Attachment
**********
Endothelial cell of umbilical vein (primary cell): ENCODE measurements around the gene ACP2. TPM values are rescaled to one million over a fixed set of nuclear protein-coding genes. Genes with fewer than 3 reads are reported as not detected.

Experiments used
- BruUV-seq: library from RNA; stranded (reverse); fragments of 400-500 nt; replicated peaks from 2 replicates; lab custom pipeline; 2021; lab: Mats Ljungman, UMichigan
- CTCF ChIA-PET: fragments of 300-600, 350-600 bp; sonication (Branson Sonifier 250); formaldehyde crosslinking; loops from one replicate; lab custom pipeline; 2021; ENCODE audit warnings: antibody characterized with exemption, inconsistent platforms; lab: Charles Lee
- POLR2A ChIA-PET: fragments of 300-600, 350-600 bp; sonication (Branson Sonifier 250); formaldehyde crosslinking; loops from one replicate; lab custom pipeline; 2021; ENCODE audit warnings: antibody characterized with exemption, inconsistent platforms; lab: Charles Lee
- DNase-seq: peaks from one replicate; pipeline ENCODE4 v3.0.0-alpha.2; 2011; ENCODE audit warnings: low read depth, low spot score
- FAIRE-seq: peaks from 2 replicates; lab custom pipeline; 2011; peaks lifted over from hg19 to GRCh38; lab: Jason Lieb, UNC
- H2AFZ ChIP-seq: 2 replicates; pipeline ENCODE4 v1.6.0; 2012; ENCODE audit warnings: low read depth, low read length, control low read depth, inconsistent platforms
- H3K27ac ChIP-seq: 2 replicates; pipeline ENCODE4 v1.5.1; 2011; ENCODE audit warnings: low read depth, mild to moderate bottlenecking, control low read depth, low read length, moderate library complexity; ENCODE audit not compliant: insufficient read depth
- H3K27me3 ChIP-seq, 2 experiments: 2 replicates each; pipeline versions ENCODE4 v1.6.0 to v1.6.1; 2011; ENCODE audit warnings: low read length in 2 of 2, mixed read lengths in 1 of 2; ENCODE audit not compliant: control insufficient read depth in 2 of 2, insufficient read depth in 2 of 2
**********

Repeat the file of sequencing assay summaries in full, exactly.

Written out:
Endothelial cell of umbilical vein (primary cell): ENCODE measurements around the gene ACP2. TPM values are rescaled to one million over a fixed set of nuclear protein-coding genes. Genes with fewer than 3 reads are reported as not detected.

Experiments used
- BruUV-seq: library from RNA; stranded (reverse); fragments of 400-500 nt; replicated peaks from 2 replicates; lab custom pipeline; 2021; lab: Mats Ljungman, UMichigan
- CTCF ChIA-PET: fragments of 300-600, 350-600 bp; sonication (Branson Sonifier 250); formaldehyde crosslinking; loops from one replicate; lab custom pipeline; 2021; ENCODE audit warnings: antibody characterized with exemption, inconsistent platforms; lab: Charles Lee
- POLR2A ChIA-PET: fragments of 300-600, 350-600 bp; sonication (Branson Sonifier 250); formaldehyde crosslinking; loops from one replicate; lab custom pipeline; 2021; ENCODE audit warnings: antibody characterized with exemption, inconsistent platforms; lab: Charles Lee
- DNase-seq: peaks from one replicate; pipeline ENCODE4 v3.0.0-alpha.2; 2011; ENCODE audit warnings: low read depth, low spot score
- FAIRE-seq: peaks from 2 replicates; lab custom pipeline; 2011; peaks lifted over from hg19 to GRCh38; lab: Jason Lieb, UNC
- H2AFZ ChIP-seq: 2 replicates; pipeline ENCODE4 v1.6.0; 2012; ENCODE audit warnings: low read depth, low read length, control low read depth, inconsistent platforms
- H3K27ac ChIP-seq: 2 replicates; pipeline ENCODE4 v1.5.1; 2011; ENCODE audit warnings: low read depth, mild to moderate bottlenecking, control low read depth, low read length, moderate library complexity; ENCODE audit not compliant: insufficient read depth
- H3K27me3 ChIP-seq, 2 experiments: 2 replicates each; pipeline versions ENCODE4 v1.6.0 to v1.6.1; 2011; ENCODE audit warnings: low read length in 2 of 2, mixed read lengths in 1 of 2; ENCODE audit not compliant: control insufficient read depth in 2 of 2, insufficient read depth in 2 of 2